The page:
The other day I went with a friend to meet a girl who will be moving to Chile later in the year. This girl is currently finishing her studies and is visiting her fiancee in Chile at the moment on a trip that is just about to end. She had been invited to my Chilean bday celebration on Tuesday but given that it’s her last week here, she politely declined. The next day when I touched base with her about meeting up for coffee before she left Chile, she apologized for not being able to go, stating that since it was her last week here, she wanted to fully enjoy her time with her fiancee.
All I could think was: “Sister, you’re preaching to the choir.”
Since that exchange, I’ve been thinking about what gringas with Chilean significant others have in common. Sure, we have many, many ties that bind given our similar life situations (in most cases) but what really hits home with me is the passionate, all-consuming, one extreme-to-the-next kind of relationship that exists between a gringa and her Chilean sig other during the time we live apart. It’s a far less extreme version of what I merely imagine military wives go through. Of course our version is comparable to a walk in a rose garden considering military wives say goodbye for months on end and live IN FEAR that their husbands/boyfriends won’t return! … yes of course, our version of long-distance-relationships is much rosier.
However while we’re living it, it truly feels like nothing in the world is more painful, more unfair or more never-ending than the constant goodbye’s we have to endure. You basically live your life not from day-to-day but rather, from one visit to the next. It’s like deciding to sleep through two, three, four months between and you finally wake up for about a week’s worth of time, just to go back to your zombie like state following the torturous, heart-wrenching goodbye (done at the airport).
Oh, the goodbye at the airport. If I EVER have to go through one of those again, shoot me first. I can’t tell you how many times the crew at SFO and SCL saw me bawling, waiting until the very last second to cross immigration (in Santiago) or leave through the sliding glass doors (in San Francisco). Memories of sitting on the plane, crying and crying and crying and just thinking “Get up, get up right now and screw it all, just go be with him.”
The sad reality of life apart was this: I’d get back home after having been in Chile (or was left alone after he’d come to San Francisco), a happy, busy and idealistic time with G, quickly followed by about three days of depression. Crawling into bed, either eating too much or eating too little, watching sad movies worthy of wrist-slitting (think P.S. I Love You.) We’d talk constantly, excessively, as if I couldn’t get from one minute to the next without having him on the line. Yes, from here it sounds a little Lifetime movie dramatic but it was just like that. Empty, painful and all consuming. Then, as if in auto mode, I would just … deal. I would wake up, get ready for work, commute, work, eat, happy hour, go home, sleep, repeat (happy hour was replaced by gym or going straight home on other nights. Of course a session of Skype with G was a must, no matter what I did after work.) We just learned to deal with the emptiness, the missing and longing, the loneliness and the monotony of living your life as if single. And that’s one of the worst parts too. You have this person who is THE person, THE love of your life, THE ONE … and yet, you’re apart. So you go everywhere alone and worse, people just keep seeing you as you, alone.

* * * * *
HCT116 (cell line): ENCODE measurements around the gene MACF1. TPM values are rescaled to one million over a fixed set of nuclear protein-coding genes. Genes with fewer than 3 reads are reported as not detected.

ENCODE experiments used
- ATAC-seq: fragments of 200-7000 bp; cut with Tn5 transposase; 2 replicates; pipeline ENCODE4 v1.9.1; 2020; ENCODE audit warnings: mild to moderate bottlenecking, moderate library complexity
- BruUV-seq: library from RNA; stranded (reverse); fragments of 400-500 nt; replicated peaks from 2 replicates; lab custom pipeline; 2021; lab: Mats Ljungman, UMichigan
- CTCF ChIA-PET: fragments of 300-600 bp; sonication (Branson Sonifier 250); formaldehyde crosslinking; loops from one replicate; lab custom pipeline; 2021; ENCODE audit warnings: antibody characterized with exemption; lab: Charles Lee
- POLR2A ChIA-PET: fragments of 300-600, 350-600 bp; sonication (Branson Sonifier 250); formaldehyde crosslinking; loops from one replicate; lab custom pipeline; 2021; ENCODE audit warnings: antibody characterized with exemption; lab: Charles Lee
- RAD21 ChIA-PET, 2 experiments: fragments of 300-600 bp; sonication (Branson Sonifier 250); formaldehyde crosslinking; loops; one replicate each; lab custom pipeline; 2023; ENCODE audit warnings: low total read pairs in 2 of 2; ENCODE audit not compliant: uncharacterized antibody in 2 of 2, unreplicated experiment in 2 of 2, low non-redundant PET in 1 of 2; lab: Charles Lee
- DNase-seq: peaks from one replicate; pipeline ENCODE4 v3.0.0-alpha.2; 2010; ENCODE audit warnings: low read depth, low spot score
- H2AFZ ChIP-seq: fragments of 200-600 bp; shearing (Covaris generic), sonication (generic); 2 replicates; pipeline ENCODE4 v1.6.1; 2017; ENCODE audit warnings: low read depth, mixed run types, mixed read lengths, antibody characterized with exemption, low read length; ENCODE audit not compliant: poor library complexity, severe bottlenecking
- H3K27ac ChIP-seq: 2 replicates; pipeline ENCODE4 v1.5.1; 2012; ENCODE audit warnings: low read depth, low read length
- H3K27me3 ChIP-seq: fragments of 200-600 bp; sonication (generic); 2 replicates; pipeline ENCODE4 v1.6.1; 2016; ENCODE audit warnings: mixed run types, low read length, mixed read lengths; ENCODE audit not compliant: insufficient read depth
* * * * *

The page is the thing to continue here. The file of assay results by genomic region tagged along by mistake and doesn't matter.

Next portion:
And then… the day you’ve been waiting for FOR MONTHS ON END, finally arrives and you are once again reunited … but then … it’s weird. It’s almost like you need a day or two to readjust to having this person LIVE, right there next to you. I remember being so shy and nervous when I was finally with G again and would jokingly say “Um I need you behind a screen so I can be myself.” Well, it was half jokingly really, which now that I think of it, is so sad! But it makes sense since we spent more time apart than we did together and though this made it so easy to really get to know each other, it made for actual together time awkward in the beginning!
Well, we know how my personal story with G ends in the anecdote unfolded above (happily), but the point is that in discussing our gringa stories with one another we all have the following common denominators:
– having our hearts ripped out (at the airport) when one trip came to an end
– moving along our daily life (apart) in auto mode
– relying on all forms of technology to keep our relationships alive
– having the in-between dates from one trip to another go by in a blur and only focusing on the next time we’d be together
– living momentary awkwardness when we were finally reunited
– having the most amazing time of our lives with the person we love fit into just a mere few days (or if we were lucky, a few weeks!)
And I’d like to take this opportunity to say: when the time comes to end that sad cycle of living apart and coming together, it takes one bold and bad-ass gringa to pick up and move to another country in search of life, laughs and adventure next to the man she loves.
But that, folks, is a story for another time.